As I scroll down the page, I can now see that our grid is created. It's 7th Grade Life Science, it has grid colors to it, and I can change these colors by simply clicking on them. Because this is a lynda.com video, I'm going to select black and yellow as my two grid colors, and then click save. Here I see the opportunity to modify the grid. For example, I can turn the activation on and off, and I can also toggle the notify me or e-mail me feature on and off. If I'd like to make additional changes, I can click on the green button on the right-hand side of the grid. This green button will allow me to change the password, I can choose moderation on and off, and if I would like to add additional levels of security, I can also choose to hide the social links and hide the direct URLs.
This means students wouldn't be able to look at someone else's video, copy the web address, and send it out on the web. If you are using this inside the K-12 arena, I highly recommend that you turn on hiding social links and turn on hide direct URLs. When you have everything set up, you can simply click Update Security. In addition to making modifications here, the blue button will allow me to quickly get the link for sharing this grid. Now that our grid is properly configured, the next step is to go ahead and add a question to our grid. I'm going to do this by clicking the Add New Question button at the bottom, right-hand corner of the screen.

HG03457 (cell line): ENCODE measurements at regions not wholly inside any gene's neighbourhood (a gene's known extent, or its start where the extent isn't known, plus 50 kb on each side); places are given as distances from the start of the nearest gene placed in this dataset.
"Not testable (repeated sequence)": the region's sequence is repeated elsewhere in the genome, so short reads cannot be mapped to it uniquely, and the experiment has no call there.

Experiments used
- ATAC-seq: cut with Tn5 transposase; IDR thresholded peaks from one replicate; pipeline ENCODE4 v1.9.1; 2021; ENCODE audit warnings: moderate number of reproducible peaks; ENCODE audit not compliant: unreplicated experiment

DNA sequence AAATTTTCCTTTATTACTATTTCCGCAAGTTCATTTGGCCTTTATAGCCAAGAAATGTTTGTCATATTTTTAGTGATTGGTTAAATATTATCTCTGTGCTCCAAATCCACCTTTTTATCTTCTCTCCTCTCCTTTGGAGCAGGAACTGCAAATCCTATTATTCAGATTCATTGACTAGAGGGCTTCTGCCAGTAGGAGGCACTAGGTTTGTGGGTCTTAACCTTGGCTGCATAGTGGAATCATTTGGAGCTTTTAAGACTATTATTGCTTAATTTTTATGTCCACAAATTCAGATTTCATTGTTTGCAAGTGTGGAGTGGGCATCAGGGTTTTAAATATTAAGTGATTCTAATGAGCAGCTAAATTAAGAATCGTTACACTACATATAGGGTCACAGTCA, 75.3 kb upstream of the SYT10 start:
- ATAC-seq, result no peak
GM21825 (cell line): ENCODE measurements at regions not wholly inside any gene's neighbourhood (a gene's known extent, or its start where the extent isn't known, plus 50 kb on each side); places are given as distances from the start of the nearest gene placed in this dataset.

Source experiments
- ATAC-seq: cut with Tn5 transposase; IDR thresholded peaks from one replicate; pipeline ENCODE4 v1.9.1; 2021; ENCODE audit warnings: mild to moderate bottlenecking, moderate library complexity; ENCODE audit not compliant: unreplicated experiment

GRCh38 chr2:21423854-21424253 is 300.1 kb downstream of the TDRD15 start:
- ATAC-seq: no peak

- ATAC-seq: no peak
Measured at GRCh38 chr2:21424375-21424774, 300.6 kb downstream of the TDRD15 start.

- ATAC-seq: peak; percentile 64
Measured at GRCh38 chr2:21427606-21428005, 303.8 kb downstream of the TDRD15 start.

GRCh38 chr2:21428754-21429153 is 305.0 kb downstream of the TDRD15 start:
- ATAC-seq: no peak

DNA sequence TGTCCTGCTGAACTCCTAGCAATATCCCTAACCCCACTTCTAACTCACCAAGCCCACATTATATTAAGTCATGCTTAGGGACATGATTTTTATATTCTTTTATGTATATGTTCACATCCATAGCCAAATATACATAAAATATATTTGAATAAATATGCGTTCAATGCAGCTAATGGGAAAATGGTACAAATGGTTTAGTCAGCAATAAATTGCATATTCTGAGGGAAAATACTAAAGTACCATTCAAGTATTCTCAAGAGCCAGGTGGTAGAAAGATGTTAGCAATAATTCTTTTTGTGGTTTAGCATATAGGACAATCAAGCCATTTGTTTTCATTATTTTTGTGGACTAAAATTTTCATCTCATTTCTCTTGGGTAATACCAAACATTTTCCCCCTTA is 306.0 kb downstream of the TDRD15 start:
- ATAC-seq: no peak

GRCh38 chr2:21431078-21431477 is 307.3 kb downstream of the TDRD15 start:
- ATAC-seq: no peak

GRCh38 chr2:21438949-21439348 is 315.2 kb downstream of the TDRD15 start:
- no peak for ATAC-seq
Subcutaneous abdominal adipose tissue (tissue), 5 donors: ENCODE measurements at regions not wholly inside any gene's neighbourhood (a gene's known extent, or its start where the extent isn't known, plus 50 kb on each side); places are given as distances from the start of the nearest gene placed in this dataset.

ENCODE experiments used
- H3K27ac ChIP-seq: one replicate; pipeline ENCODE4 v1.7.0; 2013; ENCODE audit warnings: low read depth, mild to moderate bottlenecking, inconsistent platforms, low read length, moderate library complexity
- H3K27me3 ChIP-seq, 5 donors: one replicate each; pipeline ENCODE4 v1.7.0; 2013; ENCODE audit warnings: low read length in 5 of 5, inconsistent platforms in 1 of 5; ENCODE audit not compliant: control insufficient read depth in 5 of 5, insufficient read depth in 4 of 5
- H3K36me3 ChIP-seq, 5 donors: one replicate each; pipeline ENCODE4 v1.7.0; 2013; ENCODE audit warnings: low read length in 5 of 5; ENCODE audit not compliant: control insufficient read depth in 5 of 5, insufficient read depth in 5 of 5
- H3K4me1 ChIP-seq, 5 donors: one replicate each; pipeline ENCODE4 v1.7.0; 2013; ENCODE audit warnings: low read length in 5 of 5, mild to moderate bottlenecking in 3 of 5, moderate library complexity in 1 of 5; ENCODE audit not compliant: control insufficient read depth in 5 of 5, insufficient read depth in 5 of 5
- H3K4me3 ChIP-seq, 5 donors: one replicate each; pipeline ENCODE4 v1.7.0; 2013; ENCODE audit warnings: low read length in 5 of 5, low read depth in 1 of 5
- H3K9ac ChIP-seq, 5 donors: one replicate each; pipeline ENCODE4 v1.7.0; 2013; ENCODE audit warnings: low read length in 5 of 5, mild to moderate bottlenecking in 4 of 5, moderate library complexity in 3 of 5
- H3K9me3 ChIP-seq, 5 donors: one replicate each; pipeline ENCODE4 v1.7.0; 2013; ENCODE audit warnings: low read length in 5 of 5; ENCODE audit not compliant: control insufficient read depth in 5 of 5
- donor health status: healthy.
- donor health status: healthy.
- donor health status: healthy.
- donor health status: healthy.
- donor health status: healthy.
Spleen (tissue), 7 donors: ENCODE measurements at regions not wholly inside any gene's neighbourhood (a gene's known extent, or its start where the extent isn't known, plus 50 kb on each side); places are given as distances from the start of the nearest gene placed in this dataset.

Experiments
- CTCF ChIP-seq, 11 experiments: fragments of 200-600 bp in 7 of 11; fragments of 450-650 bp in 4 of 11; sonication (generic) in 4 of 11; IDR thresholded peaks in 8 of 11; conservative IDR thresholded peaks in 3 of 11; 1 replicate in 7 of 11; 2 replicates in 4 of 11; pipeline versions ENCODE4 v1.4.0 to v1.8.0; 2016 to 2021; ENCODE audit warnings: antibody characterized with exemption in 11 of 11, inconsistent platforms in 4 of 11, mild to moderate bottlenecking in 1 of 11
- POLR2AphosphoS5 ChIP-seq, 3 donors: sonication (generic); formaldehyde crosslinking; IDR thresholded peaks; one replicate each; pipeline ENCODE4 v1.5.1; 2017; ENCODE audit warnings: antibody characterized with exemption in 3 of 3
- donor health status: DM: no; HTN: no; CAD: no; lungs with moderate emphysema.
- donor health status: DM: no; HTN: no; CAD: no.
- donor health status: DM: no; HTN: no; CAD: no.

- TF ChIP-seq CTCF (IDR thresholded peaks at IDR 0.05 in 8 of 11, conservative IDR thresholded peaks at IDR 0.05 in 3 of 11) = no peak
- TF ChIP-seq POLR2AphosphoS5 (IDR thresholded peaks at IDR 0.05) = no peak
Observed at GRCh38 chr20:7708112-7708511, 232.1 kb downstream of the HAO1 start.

I have a question pre-created, so I will simply just paste it in here, and I'm going to go ahead and use this grid as an informal assessment. I'm going to ask my middle school students to give me a weather report. This way, they can present their information directly on camera, and that's going to be automatically uploaded to the grid. Other students can view their weather reports, and then I can go in and view all their weather reports and assign a grade to my students. One thing to keep in mind is you need to make every question active. You have the ability to build in all the questions for the entire year and turn them on as you like them, but because this is our first question, I'd like it to go active right away.
I'm going to make sure I click On for Question Active, and then I'm going to click Add New Question. My question is now added, and as I scroll down the page, I can see that I have one grid and one question created. At this point we are completely done. We can come back up to the grid, click on the blue box, and I'm just going to go ahead and open up this grid in a new tab. As students access the grid, they will need to enter the password we set up, which is the word science, and once students enter the grid, we can see the question that is available. When students are ready, they can go ahead and click on the question, click the giant plus sign, start recording their own video, and respond to this particular question.
If you have an iPad classroom, there is also a Flipgrid iPad application that is free for students to download. You can simply give them the hashtag number, or the number that's directly following flipgrid.com, and students who've entered this number into the iPad application can access this particular grid as long as they have the password. Now Flipgrid does offer a 21-day free trial, so you can test it out and see if this tool is appropriate for your classroom or students. The cost of Flipgrid is $65 a year for a educator and allows you to create up to 10 grids with unlimited questions and unlimited student responses.
I hope you enjoy exploring Flipgrid, and I'll see you guys next week for another edition of Teacher Tips.